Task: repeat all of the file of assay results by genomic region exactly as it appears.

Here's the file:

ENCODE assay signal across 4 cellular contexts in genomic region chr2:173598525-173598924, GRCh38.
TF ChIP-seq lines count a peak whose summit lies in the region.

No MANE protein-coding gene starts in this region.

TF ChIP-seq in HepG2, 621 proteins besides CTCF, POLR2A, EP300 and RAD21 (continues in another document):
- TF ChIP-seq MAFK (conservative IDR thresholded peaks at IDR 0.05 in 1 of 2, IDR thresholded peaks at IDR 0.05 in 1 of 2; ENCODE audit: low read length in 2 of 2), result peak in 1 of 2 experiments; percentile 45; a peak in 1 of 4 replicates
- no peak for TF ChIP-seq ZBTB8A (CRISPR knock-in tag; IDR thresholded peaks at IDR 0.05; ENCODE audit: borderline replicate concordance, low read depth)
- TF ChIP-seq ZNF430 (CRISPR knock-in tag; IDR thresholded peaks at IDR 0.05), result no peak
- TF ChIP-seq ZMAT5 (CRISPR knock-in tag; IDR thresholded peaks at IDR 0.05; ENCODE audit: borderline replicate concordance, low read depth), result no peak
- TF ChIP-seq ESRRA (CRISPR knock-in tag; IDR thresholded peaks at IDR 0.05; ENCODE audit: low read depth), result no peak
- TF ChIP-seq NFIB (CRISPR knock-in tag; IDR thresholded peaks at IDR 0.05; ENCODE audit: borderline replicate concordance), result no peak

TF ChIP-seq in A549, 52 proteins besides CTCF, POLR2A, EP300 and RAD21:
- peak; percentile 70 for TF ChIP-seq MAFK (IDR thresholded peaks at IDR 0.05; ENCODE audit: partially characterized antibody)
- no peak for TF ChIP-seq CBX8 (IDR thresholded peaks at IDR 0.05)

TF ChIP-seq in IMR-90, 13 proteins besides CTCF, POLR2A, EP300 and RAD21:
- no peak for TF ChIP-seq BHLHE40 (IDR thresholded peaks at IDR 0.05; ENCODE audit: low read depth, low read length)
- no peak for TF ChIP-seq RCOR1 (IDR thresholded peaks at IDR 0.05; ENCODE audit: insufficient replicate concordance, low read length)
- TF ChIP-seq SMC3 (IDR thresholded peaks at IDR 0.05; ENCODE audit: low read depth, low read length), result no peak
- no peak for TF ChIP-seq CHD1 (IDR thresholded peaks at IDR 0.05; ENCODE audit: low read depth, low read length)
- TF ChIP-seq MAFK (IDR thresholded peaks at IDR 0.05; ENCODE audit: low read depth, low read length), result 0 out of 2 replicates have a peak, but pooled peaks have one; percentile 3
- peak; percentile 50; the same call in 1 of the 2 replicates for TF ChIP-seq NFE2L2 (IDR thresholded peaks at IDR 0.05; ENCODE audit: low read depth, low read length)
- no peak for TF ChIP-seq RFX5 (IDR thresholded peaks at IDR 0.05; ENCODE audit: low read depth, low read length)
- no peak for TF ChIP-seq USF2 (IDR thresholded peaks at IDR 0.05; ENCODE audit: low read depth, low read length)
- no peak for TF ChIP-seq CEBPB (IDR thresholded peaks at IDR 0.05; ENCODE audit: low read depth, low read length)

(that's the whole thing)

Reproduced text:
ENCODE assay signal across 4 cellular contexts in genomic region chr2:173598525-173598924, GRCh38.
TF ChIP-seq lines count a peak whose summit lies in the region.

No MANE protein-coding gene starts in this region.

TF ChIP-seq in HepG2, 621 proteins besides CTCF, POLR2A, EP300 and RAD21 (continues in another document):
- TF ChIP-seq MAFK (conservative IDR thresholded peaks at IDR 0.05 in 1 of 2, IDR thresholded peaks at IDR 0.05 in 1 of 2; ENCODE audit: low read length in 2 of 2), result peak in 1 of 2 experiments; percentile 45; a peak in 1 of 4 replicates
- no peak for TF ChIP-seq ZBTB8A (CRISPR knock-in tag; IDR thresholded peaks at IDR 0.05; ENCODE audit: borderline replicate concordance, low read depth)
- TF ChIP-seq ZNF430 (CRISPR knock-in tag; IDR thresholded peaks at IDR 0.05), result no peak
- TF ChIP-seq ZMAT5 (CRISPR knock-in tag; IDR thresholded peaks at IDR 0.05; ENCODE audit: borderline replicate concordance, low read depth), result no peak
- TF ChIP-seq ESRRA (CRISPR knock-in tag; IDR thresholded peaks at IDR 0.05; ENCODE audit: low read depth), result no peak
- TF ChIP-seq NFIB (CRISPR knock-in tag; IDR thresholded peaks at IDR 0.05; ENCODE audit: borderline replicate concordance), result no peak

TF ChIP-seq in A549, 52 proteins besides CTCF, POLR2A, EP300 and RAD21:
- peak; percentile 70 for TF ChIP-seq MAFK (IDR thresholded peaks at IDR 0.05; ENCODE audit: partially characterized antibody)
- no peak for TF ChIP-seq CBX8 (IDR thresholded peaks at IDR 0.05)

TF ChIP-seq in IMR-90, 13 proteins besides CTCF, POLR2A, EP300 and RAD21:
- no peak for TF ChIP-seq BHLHE40 (IDR thresholded peaks at IDR 0.05; ENCODE audit: low read depth, low read length)
- no peak for TF ChIP-seq RCOR1 (IDR thresholded peaks at IDR 0.05; ENCODE audit: insufficient replicate concordance, low read length)
- TF ChIP-seq SMC3 (IDR thresholded peaks at IDR 0.05; ENCODE audit: low read depth, low read length), result no peak
- no peak for TF ChIP-seq CHD1 (IDR thresholded peaks at IDR 0.05; ENCODE audit: low read depth, low read length)
- TF ChIP-seq MAFK (IDR thresholded peaks at IDR 0.05; ENCODE audit: low read depth, low read length), result 0 out of 2 replicates have a peak, but pooled peaks have one; percentile 3
- peak; percentile 50; the same call in 1 of the 2 replicates for TF ChIP-seq NFE2L2 (IDR thresholded peaks at IDR 0.05; ENCODE audit: low read depth, low read length)
- no peak for TF ChIP-seq RFX5 (IDR thresholded peaks at IDR 0.05; ENCODE audit: low read depth, low read length)
- no peak for TF ChIP-seq USF2 (IDR thresholded peaks at IDR 0.05; ENCODE audit: low read depth, low read length)
- no peak for TF ChIP-seq CEBPB (IDR thresholded peaks at IDR 0.05; ENCODE audit: low read depth, low read length)